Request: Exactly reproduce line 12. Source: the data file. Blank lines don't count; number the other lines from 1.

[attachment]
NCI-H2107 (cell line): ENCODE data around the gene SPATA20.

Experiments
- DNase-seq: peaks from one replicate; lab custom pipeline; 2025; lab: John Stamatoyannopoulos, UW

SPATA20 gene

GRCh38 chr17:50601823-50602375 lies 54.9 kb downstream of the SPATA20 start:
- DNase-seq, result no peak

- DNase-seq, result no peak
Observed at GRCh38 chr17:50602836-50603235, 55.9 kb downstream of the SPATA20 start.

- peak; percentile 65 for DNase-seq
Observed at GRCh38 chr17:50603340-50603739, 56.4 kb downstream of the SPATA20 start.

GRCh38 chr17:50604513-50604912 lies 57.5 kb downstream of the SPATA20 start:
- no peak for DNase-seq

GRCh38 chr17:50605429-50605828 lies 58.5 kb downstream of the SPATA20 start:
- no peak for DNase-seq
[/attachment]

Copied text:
- no peak for DNase-seq